Some Good John Ruskin Links

The Ruskin Museum

The Ruskin Collection

Ruskin in Sheffield

The John Ruskin Papers

John Ruskin on Education

The Guild of Saint George

The Life of John Ruskin – Book

Patriotism & Capital Punishment

John Ruskin on Political Economy

Romanticism, Ruskin and Islam

Ruskin vs. Dehumanising Capitalism

Ruskin’s Mentor on Prophet Muhammad

Reactionary Socialism

The Reactionary Socialism is a philosophy that believes that traditional social structures and values should be maintained (or rebuilt if they have been removed) but the working classes should be nurtured and their interests valued. Also known as “Feudal” or Traditionalist Socialism, it is an ideology often based upon alliance of the traditional hierarchy and the working class against the greedy bourgeois politics of the middle classes and the nouveau riche (the latter’s views typically embodied in such things as Liberalism, laissez faire capitalism, uncontrollable “free trade” and the secularizing and anti-traditional tendency).

By the the 1830s it had become clear in both Britain and France that the bourgeoisie were now using their new found influence to favour their own material interests in ways that were harmful both to the upper classes and the working classes. Reactionary Socialism emerged as a natural reactionary response to the Jacobin French Revolution and also to Capitalism, just as the counter reformation had been the natural and pondered Catholic response to the Protestant reformation. It was not simply a call to the past, but rather a call to the better things from the past.

Early Reactionary Socialism attracted both upper class people who had been marginalized by the urban and industrial capitalists just as it attracted working class people who would benefit through the influence of its benevolent social policies. Many early Reactionary Socialists saw their mission as a war against the unnatural ‘Modern’ society, a war to protect the natural and traditional foundations and social bonds of society, foundations which had gradually evolved in accordance with the Divine Plan and which had shown their stability by withstanding the test of time.

Their war was against the low minded and petty politics of the bourgeoisie, politics which had served to create many individualistic self seeking people whose individualism had worked against the unity and well being of communities. The goal of this struggle was to rebuild the naturally more harmonious way of life of pre-industrial, pre-revolutionary times. In this they were not idealists working towards something never seen, but rather reactionaries seeking to rebuild something that once was. However this was not to be a return to the good and the bad of the past, but rather to its better part in particular – the alliance of aristocracy and the workers to provide safety nets that had not existed in Britain since the dissolution of the monasteries (which had long provided social services, healthcare and welfare before they were destroyed).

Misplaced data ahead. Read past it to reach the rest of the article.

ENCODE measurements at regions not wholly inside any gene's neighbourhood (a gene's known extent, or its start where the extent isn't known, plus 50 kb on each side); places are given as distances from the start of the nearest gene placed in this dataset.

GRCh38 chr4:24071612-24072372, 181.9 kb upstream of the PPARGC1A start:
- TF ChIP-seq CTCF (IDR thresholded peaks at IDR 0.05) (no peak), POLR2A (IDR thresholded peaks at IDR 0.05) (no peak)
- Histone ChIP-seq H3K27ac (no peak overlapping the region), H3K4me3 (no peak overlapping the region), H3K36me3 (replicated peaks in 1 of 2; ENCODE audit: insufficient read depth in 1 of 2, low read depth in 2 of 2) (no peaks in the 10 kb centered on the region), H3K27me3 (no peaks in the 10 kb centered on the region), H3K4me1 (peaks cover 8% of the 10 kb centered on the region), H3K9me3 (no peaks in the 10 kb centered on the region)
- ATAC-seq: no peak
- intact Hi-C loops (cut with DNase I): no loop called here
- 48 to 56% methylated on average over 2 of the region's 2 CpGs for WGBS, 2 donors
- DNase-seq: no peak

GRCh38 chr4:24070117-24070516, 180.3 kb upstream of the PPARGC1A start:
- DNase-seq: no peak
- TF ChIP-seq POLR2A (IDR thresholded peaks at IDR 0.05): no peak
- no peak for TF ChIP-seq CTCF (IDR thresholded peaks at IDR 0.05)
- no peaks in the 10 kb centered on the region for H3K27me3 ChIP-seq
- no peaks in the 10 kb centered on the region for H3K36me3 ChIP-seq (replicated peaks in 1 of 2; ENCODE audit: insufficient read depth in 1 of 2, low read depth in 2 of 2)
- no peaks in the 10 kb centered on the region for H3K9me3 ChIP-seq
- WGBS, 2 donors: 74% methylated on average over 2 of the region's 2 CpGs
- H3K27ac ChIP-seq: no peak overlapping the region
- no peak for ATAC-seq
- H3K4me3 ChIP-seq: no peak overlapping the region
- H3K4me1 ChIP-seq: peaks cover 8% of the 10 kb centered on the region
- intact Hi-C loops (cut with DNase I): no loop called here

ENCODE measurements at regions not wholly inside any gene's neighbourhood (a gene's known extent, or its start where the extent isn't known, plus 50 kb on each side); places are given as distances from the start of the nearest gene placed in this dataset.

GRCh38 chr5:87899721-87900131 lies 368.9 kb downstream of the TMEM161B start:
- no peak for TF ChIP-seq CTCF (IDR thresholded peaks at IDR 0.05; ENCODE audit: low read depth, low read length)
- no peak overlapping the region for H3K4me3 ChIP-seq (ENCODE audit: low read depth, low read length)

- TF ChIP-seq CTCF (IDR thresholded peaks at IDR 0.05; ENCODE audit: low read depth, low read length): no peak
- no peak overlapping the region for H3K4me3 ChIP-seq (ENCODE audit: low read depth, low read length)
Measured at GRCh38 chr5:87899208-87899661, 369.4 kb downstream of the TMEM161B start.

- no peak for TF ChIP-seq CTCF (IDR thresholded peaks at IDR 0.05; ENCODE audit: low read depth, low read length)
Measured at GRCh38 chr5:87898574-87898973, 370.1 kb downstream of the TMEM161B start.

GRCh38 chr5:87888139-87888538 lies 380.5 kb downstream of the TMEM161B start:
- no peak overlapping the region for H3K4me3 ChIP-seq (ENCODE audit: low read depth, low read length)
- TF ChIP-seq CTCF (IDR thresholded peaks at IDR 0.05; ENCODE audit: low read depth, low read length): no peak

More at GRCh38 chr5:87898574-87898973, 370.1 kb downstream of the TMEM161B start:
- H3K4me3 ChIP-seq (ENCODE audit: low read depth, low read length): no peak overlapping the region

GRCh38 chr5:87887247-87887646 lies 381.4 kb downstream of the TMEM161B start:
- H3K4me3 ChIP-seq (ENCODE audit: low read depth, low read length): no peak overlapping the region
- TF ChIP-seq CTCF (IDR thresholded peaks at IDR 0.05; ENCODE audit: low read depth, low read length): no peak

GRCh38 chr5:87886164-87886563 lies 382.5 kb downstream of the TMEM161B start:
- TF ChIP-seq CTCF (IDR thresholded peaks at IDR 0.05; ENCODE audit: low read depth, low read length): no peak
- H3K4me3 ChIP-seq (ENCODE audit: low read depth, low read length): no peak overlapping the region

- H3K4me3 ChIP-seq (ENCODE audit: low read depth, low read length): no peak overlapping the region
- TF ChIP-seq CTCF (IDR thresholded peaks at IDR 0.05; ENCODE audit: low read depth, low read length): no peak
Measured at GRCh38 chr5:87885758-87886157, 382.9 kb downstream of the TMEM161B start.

Reactionary Socialism is the antithesis to the divisive Jacobin ideologies, such as Secular Fundamentalism, Marxism, “Progressive” Liberalism etc). Indeed Reactionary Socialism in Britain roughly equated with what would sometimes be called “Tory Socialism” – an ideology which has very little to do with those who are called erroneously called “Tories” in modern Britain (i.e. the Conservative party whose current ideology owes little ideology to the real Tories and much to their enemies the Whigs, this to the extent that the term “High Tory” had to be coined to denote those with views approximating to real Tory values).

In France Reactionary Socialism was linked to a number of figures including the Legitimist Count Montalembert. He was associated to the Catholic party under Louis Philippe, and a reactionary alliance of composed of Orleanists and Legitimists under the Republic. In his time he was a Bonapartist. As well a believing is a social safety net he hoped to see the establishment in France of a new aristocratic era and he encouraged the French to improve their politics by emulating the good parts of the British system.

His close associate Felicite Robert de Lamennais was another believer in both Monarchy and Catholicism. He was an anti-revolutionary and and anti-materialist. He worked together with Count Montalembert and Abbé Lacordaire and  spoke out against Capitalism, expressing his own Reactionary Socialist ideology as a superior alternative. He promoted the idea that Christian love could form the basis of a more civilized way of human interaction.